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Home > Catholic Encyclopedia > A > Unjust Aggressor

Unjust Aggressor

According to the accepted teaching of theologians, it is lawful, in the defense of life or limb, of property of some importance, and of chastity, to repel violence with violence, even to the extent of killing an unjust assailant. This is admitted to be true with the reservation included in the phrase "servato moderamine inculpatae rutelae." That is, only that degree of violence may be employed which is necessary adequately to protect one from the attack. For example, if it were enough in the circumstances to maim an enemy it would be unlawful to kill him. It is likewise lawful to aid another to the same extent and within the same limits as are permissible for self-defense. (See HOMICIDE.)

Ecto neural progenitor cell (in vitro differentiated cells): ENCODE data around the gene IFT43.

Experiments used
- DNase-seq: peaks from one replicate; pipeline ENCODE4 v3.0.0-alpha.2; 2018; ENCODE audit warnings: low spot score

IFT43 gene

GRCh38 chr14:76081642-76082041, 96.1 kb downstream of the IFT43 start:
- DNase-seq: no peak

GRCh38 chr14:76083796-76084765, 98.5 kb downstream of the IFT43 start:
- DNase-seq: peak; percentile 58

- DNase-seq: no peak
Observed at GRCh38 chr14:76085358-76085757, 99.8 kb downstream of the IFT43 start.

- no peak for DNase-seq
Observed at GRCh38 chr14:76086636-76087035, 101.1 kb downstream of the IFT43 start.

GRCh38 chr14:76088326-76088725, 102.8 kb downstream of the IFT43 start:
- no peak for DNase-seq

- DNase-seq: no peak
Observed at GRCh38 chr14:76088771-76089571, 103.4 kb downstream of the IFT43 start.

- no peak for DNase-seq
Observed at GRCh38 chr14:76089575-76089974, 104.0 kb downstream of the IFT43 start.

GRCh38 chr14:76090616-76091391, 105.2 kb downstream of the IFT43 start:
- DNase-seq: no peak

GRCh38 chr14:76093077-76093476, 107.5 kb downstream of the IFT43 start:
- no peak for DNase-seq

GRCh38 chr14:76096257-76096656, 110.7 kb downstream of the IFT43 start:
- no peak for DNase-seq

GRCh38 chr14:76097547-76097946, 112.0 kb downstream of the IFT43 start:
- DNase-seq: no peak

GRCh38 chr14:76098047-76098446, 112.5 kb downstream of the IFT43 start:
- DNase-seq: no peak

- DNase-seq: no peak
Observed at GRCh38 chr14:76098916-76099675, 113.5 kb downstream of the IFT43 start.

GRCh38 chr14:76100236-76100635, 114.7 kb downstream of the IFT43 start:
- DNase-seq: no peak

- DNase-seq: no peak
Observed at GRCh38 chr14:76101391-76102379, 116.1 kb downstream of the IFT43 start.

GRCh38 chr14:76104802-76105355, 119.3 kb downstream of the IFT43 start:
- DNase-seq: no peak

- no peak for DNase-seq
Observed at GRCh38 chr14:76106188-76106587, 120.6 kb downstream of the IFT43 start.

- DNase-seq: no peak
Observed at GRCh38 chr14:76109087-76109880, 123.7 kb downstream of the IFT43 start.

Sources

GURY, Comp. Theol. Moral. (Prato, 1901) I, 381; LIGUORI, n. 380.

About this page

APA citation. Delany, J. (1907). Unjust Aggressor. In The Catholic Encyclopedia. New York: Robert Appleton Company. http://www.newadvent.org/cathen/01210a.htm

MLA citation. Delany, Joseph. "Unjust Aggressor." The Catholic Encyclopedia. Vol. 1. New York: Robert Appleton Company, 1907. <http://www.newadvent.org/cathen/01210a.htm>.

Ecclesiastical approbation. Nihil Obstat. March 1, 1907. Remy Lafort, S.T.D., Censor. Imprimatur. +John Cardinal Farley, Archbishop of New York.

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